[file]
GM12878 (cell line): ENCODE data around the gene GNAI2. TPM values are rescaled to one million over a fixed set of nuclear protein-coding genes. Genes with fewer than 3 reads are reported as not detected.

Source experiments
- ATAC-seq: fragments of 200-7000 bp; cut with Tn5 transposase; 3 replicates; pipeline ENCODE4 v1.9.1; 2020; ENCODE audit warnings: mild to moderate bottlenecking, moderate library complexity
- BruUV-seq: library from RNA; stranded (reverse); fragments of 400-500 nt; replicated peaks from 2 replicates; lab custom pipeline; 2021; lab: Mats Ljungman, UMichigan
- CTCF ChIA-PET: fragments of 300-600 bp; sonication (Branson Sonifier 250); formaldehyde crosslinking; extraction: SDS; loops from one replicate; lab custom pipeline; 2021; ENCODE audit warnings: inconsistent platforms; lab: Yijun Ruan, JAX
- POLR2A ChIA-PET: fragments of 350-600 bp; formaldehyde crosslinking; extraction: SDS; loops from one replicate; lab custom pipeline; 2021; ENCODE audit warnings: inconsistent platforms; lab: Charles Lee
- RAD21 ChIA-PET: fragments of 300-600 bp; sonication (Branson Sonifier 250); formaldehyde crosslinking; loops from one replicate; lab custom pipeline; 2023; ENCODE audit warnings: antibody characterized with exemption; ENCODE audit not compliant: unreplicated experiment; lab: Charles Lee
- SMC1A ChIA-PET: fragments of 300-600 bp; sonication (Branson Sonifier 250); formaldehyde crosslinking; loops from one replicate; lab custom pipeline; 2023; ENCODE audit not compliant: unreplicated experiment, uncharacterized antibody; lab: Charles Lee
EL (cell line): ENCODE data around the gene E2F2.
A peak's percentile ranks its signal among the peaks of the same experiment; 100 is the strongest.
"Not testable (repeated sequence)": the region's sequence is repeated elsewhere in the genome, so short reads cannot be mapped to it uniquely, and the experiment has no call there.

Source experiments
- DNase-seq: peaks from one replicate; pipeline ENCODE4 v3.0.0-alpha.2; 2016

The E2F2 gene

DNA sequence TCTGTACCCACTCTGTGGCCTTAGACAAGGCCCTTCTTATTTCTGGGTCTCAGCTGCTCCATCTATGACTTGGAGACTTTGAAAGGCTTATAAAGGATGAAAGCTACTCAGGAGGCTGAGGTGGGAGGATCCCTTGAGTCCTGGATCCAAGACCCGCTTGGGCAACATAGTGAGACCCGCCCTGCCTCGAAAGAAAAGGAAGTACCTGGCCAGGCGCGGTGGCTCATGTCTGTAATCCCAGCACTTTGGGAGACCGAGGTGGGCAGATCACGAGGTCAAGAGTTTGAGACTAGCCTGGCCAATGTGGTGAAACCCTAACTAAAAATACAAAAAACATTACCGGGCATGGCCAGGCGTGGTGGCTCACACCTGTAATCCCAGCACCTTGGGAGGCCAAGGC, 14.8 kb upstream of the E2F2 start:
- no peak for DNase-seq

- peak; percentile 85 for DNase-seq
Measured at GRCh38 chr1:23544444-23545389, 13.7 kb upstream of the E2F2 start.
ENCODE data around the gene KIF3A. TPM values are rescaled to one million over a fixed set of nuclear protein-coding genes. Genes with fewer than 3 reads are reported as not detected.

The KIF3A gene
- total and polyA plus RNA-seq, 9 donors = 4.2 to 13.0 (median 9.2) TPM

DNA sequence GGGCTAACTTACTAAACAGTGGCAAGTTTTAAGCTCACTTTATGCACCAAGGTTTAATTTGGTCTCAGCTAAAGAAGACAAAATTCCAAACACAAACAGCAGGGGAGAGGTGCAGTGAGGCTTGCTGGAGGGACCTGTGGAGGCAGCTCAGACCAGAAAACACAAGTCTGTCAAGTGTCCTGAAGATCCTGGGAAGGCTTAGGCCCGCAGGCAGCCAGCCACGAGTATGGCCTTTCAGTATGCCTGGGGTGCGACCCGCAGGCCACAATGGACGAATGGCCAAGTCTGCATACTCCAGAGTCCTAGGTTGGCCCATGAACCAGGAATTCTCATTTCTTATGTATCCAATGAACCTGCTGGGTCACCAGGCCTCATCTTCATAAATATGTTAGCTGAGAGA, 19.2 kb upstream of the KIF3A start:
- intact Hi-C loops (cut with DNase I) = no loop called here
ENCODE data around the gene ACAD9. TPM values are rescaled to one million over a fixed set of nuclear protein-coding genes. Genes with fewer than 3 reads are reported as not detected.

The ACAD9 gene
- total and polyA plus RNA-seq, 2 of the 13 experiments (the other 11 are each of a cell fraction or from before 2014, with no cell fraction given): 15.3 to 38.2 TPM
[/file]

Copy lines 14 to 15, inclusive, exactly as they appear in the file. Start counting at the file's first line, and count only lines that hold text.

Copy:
The E2F2 gene

DNA sequence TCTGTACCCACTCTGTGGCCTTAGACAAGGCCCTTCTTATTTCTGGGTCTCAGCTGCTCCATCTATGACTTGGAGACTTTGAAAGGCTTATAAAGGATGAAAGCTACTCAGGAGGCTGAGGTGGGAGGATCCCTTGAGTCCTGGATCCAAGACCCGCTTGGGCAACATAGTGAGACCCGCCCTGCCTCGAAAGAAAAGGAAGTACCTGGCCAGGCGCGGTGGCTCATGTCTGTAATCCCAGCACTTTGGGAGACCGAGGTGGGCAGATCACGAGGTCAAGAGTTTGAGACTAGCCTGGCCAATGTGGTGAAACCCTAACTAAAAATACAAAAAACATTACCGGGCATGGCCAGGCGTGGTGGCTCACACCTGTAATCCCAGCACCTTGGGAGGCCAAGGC, 14.8 kb upstream of the E2F2 start: